Q. Is the UK going to face blackouts this winter?

A. The margin between electricity supply and demand in the UK has been low for at least a decade. Much will depend on how cold the winter is, which will affect the demand for natural gas versus the levels of supply and storage available. In combination with ageing or vulnerable points in grid infrastructure, this could create ‘brown outs’, where power reduces, or ‘black outs’ where it runs out for a period.

Q. What is the long-term answer to the energy crisis?

A. Efficiency and diversification. It’s not ‘all of this’ or ‘all of that’ but ‘all of it’. We need to plan for the long term by investing in new energy generation, but for that to be as low-carbon and as efficient as possible, which means closer to the point of use. We also need to be efficient in how we use energy when it reaches the point of use because 10–30-plus percent of the surviving energy can be lost through inefficient equipment such as lighting, air conditioning, insulation, and controls.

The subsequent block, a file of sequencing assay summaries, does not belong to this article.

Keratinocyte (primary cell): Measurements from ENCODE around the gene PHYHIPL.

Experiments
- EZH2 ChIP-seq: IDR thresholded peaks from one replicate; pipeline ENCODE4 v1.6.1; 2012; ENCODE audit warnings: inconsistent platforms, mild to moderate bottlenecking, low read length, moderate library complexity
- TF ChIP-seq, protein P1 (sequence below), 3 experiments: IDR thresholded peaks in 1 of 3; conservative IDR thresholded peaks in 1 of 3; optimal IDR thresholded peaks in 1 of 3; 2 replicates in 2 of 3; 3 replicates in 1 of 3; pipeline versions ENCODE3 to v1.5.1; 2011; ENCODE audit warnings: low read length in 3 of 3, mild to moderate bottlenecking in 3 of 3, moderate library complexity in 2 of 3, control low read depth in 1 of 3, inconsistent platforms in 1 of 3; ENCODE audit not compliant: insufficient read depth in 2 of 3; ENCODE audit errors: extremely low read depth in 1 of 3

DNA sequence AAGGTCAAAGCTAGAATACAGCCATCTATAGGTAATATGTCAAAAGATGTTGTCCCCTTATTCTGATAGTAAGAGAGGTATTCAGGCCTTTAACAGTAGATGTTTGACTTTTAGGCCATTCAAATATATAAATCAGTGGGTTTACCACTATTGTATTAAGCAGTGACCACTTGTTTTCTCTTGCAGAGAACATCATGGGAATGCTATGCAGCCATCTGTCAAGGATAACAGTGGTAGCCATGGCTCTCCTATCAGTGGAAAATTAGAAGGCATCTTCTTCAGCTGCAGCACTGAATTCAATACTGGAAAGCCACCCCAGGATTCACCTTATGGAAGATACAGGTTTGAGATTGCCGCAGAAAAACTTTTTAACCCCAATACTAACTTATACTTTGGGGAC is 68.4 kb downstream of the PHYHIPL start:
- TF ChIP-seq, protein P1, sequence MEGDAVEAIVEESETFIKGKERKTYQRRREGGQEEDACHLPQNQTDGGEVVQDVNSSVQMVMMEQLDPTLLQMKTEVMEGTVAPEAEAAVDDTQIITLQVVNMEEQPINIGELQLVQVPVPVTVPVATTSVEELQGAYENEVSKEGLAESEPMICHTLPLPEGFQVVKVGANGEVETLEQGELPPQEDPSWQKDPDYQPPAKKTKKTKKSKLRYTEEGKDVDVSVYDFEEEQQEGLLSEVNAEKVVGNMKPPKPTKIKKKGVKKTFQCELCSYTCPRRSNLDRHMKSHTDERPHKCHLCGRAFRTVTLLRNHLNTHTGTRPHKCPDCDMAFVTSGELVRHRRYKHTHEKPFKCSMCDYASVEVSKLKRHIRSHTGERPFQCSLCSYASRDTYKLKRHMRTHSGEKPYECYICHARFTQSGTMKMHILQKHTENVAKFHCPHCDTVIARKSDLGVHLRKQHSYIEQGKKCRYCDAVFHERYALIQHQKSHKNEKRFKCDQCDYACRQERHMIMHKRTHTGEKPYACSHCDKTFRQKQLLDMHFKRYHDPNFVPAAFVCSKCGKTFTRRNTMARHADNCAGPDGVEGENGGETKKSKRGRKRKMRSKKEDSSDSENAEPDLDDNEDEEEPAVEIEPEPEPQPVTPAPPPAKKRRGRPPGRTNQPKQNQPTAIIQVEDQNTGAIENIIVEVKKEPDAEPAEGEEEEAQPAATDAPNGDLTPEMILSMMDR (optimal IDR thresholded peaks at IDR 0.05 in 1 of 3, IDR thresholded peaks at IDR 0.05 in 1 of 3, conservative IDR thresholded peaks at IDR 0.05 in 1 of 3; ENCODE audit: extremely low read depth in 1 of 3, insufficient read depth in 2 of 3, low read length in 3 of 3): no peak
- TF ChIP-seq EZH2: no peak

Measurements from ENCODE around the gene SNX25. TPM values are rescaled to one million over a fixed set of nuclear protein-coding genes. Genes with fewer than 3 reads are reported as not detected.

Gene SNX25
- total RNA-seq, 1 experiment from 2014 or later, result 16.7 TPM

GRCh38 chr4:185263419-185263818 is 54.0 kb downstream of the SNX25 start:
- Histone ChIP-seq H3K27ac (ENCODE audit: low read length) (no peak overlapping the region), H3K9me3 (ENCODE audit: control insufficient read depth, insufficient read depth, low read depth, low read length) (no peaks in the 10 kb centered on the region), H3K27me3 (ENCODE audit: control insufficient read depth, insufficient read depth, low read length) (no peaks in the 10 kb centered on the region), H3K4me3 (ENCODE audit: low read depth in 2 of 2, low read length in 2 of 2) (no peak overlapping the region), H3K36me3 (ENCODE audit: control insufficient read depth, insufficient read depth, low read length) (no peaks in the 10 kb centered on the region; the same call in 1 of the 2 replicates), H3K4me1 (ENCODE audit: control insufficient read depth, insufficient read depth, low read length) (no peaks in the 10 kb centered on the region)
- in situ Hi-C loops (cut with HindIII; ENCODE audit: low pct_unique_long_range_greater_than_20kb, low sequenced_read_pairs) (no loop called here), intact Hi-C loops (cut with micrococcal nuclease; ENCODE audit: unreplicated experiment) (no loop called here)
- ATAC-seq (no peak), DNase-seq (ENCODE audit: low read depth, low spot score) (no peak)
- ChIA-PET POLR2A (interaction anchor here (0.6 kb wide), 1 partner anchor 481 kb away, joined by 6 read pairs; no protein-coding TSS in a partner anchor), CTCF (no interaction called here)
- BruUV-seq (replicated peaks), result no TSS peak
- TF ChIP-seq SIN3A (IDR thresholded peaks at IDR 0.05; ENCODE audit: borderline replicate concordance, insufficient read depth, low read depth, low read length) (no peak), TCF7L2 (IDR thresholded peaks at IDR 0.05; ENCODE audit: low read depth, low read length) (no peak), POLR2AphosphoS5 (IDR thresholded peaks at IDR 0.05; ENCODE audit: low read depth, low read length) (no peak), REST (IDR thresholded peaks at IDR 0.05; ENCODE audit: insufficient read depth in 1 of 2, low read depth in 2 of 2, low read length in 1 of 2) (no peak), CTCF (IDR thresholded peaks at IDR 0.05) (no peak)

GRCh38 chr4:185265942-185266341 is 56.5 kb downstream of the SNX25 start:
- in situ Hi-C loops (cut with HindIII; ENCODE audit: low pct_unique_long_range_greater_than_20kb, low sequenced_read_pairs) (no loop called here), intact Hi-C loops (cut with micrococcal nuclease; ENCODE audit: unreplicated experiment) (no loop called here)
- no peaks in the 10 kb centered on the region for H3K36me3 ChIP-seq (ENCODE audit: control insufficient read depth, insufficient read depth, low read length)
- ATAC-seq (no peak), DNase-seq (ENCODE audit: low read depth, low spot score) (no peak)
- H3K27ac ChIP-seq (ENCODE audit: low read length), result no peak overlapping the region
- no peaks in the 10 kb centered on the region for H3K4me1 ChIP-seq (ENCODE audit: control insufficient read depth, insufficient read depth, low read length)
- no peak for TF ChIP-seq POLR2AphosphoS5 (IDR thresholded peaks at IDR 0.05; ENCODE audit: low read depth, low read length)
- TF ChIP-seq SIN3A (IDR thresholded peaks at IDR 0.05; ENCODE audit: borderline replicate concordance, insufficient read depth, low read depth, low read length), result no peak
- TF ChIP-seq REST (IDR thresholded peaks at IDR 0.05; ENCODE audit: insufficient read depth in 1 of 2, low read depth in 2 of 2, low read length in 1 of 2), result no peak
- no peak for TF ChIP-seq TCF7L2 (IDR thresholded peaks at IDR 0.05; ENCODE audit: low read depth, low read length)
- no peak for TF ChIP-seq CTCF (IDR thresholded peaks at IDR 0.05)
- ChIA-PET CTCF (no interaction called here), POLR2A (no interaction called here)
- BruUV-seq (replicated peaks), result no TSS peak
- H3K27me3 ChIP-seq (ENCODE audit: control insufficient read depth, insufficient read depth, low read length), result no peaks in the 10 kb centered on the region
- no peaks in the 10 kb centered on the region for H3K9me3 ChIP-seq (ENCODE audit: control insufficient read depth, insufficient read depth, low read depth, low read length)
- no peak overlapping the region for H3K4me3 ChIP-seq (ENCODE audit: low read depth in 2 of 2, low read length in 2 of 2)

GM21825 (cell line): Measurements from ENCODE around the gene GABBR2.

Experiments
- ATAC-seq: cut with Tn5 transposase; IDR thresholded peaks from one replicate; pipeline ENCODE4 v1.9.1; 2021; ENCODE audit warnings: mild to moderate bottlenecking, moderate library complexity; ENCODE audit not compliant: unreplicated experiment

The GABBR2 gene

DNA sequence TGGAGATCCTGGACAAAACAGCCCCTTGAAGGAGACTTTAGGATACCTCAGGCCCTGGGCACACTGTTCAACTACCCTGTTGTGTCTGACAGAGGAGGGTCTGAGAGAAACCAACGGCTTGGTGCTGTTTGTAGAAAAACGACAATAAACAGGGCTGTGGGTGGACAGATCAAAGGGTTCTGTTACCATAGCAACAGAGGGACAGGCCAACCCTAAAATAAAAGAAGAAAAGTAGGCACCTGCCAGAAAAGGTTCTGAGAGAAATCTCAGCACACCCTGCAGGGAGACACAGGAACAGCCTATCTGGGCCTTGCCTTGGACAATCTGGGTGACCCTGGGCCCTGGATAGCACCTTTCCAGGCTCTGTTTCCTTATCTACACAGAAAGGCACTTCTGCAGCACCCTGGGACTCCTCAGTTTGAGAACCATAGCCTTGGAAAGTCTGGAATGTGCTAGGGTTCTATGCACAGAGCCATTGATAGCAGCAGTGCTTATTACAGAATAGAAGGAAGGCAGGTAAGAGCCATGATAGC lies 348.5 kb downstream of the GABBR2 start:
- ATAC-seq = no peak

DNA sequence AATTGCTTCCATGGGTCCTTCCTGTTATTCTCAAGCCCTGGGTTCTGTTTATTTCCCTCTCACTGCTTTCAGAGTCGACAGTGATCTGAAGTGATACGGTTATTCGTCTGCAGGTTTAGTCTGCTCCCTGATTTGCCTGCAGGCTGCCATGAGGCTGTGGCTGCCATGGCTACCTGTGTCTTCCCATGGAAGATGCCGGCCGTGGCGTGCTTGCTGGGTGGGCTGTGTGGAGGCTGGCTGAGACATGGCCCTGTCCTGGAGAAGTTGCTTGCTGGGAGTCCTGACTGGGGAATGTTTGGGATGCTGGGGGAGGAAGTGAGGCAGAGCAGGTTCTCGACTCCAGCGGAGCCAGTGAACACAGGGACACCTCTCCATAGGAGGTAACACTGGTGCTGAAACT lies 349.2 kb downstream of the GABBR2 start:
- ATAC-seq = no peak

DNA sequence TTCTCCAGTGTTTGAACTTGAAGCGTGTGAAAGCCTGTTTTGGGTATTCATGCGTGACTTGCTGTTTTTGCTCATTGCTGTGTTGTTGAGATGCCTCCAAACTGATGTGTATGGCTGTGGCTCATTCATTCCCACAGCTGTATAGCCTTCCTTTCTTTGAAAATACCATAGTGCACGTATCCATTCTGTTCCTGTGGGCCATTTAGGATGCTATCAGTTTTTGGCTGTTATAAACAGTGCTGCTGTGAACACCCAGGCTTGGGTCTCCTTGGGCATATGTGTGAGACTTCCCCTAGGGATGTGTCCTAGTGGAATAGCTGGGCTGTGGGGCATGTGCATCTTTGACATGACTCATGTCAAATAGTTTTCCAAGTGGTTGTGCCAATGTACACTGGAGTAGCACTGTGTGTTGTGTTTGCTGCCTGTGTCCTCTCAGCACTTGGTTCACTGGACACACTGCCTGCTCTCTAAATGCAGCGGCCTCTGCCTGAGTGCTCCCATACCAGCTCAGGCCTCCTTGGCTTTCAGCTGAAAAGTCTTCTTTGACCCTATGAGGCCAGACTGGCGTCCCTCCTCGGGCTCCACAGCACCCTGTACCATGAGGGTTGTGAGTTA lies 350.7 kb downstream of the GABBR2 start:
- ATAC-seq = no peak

The Edge is the only book you need to make sense of the global energy crisis.
The Edge

Q. What will readers gain from reading your book, The Edge?

A. The Edge illustrates how competition for coveted resources such as energy contributes both to the climate crisis and geopolitical crises. Its purpose is to demystify some of the biggest geopolitical news stories of the present day by examining them through the lens of energy and resource competition. These, of course, include the current Russia-Ukraine conflict as well as the rising tensions in other parts of the world such as the South China Sea and the Arctic. The book aims to challenge certain assumptions around how adding new renewable energy capacity will, in itself, solve these problems and instead urges readers, whether they are government or business leaders, or the wider public, to consider the paradox that most of these resources are being wasted, and that it is this wastage which is the greatest problem that needs to be solved. In doing so, The Edge presents the prospect of a more productive, rather than a more costly, sustainable future.